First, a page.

Basically, when FRT’s bonds do mature if interest rates are significantly higher than they were when the bond was sold, the new rental rate it can obtain on the property it purchased with the debt will rise as well. Thus, the cash yield spread on invested capital remains highly stable over time.

This explains both how REITs in general, and Federal Realty in particular, have been able to so consistently compound investor wealth over time; in all manner of economic and interest rate conditions.

Source: NAREIT, Index = 100 in 1972

Bottom Line: Federal Realty Investment Trust Is The Ultimate SWAN REIT And Potentially Worth Buying Today

Please don’t get me wrong, I’m not saying the Federal Realty Investment Trust is necessarily a screaming bargain right now. Nor am I predicting that this is the bottom for this REIT or any other. After all, no one can predict short-term stock prices and it’s certainly possible that FRT and REITs, in general, might have a bad year if interest rates rise sharply.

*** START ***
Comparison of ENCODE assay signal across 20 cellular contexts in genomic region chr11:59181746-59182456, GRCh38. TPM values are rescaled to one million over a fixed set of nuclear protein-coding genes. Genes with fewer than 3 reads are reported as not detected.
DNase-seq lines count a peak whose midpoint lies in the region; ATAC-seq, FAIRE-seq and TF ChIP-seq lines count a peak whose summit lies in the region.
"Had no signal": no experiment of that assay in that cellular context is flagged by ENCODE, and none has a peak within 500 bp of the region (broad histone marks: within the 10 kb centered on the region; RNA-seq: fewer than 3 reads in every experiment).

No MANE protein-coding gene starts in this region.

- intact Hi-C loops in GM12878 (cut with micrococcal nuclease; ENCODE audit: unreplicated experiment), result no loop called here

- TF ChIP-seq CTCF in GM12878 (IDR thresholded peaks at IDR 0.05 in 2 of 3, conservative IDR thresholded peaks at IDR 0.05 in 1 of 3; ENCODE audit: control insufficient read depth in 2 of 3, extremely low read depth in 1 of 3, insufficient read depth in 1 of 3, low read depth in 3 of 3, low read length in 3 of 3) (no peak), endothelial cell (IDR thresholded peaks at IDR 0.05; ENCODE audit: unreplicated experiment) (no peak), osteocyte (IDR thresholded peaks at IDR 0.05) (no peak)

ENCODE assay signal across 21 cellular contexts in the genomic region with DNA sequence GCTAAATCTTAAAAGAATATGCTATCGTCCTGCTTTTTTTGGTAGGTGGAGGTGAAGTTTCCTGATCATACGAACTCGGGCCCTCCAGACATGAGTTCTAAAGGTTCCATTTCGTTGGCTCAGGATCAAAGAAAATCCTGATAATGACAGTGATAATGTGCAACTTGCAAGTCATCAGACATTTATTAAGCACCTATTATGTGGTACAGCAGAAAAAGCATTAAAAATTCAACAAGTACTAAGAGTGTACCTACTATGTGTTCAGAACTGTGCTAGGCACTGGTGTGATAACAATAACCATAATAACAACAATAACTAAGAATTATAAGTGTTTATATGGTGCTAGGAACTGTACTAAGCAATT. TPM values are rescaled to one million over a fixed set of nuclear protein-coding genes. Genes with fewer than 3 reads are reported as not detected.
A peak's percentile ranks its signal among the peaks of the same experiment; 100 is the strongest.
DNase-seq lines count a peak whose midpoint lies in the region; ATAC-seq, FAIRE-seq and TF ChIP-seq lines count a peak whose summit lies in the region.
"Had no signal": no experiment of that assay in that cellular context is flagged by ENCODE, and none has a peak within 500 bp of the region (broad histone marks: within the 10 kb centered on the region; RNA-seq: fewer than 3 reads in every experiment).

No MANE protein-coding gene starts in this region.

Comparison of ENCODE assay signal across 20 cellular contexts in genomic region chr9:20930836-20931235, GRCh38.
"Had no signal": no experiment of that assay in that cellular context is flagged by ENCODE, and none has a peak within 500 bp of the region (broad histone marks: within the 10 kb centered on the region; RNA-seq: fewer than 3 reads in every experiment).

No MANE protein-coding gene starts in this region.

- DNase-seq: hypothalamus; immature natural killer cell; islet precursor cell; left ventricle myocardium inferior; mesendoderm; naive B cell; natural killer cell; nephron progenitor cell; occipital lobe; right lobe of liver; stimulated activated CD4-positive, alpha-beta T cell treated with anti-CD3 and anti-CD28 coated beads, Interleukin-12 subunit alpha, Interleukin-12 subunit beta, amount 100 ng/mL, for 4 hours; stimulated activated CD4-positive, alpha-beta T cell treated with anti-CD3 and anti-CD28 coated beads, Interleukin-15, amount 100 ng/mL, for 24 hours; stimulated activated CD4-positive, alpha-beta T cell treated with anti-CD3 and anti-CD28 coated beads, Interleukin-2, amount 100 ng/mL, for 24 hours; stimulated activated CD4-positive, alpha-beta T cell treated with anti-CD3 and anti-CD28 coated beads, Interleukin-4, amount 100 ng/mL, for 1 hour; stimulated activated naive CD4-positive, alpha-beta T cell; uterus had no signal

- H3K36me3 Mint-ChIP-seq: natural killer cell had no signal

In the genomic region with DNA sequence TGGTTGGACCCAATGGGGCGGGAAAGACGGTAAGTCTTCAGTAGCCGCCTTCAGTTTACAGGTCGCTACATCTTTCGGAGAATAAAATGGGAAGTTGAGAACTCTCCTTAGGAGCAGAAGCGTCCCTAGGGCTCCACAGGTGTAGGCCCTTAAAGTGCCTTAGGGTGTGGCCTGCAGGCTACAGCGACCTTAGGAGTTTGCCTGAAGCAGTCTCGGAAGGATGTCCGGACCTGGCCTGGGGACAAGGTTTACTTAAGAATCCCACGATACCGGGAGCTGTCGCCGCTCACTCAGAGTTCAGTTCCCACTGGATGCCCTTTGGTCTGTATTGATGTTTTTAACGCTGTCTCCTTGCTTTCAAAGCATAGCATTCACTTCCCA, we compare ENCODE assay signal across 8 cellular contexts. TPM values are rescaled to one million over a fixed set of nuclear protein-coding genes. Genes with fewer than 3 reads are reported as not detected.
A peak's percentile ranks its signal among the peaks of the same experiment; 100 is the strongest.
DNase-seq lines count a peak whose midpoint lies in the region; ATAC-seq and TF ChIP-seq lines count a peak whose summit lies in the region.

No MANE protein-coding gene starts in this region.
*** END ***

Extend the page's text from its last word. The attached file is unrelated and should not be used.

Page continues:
However, knowing that interest rates are NOT a threat to REITs in the long-term, what I ultimately care about is buying the top quality and time-tested names in a growing industry. That means dividend stocks with: strong balance sheets, growing cash flows and dividends, and a proven ability to adapt over time to grow in any economic, interest rate and political environment.

Federal Realty Investment Trust is unquestionably a Grade A SWAN stock that offers all of these features. And with the price now at fair value (something that’s rare for a stock of its caliber in an overheated market), I have no qualms about recommending it to anyone looking for a highly safe and steadily growing income stream.

In fact, should FRT remain at current prices (or fall) in the coming weeks, I plan to add it to my own high-yield retirement portfolio.

———————————————————————————–

Studies show that most investors have underperformed the stock market by about 80% over the past 20 years due to a large number of mistakes, including market timing, improper portfolio structure, and poor stock selection.